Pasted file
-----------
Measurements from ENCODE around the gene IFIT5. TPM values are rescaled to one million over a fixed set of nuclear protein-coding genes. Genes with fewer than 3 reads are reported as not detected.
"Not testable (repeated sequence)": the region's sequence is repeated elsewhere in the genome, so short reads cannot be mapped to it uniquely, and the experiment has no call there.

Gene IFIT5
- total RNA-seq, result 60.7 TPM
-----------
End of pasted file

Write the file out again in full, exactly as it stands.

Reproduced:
Measurements from ENCODE around the gene IFIT5. TPM values are rescaled to one million over a fixed set of nuclear protein-coding genes. Genes with fewer than 3 reads are reported as not detected.
"Not testable (repeated sequence)": the region's sequence is repeated elsewhere in the genome, so short reads cannot be mapped to it uniquely, and the experiment has no call there.

Gene IFIT5
- total RNA-seq, result 60.7 TPM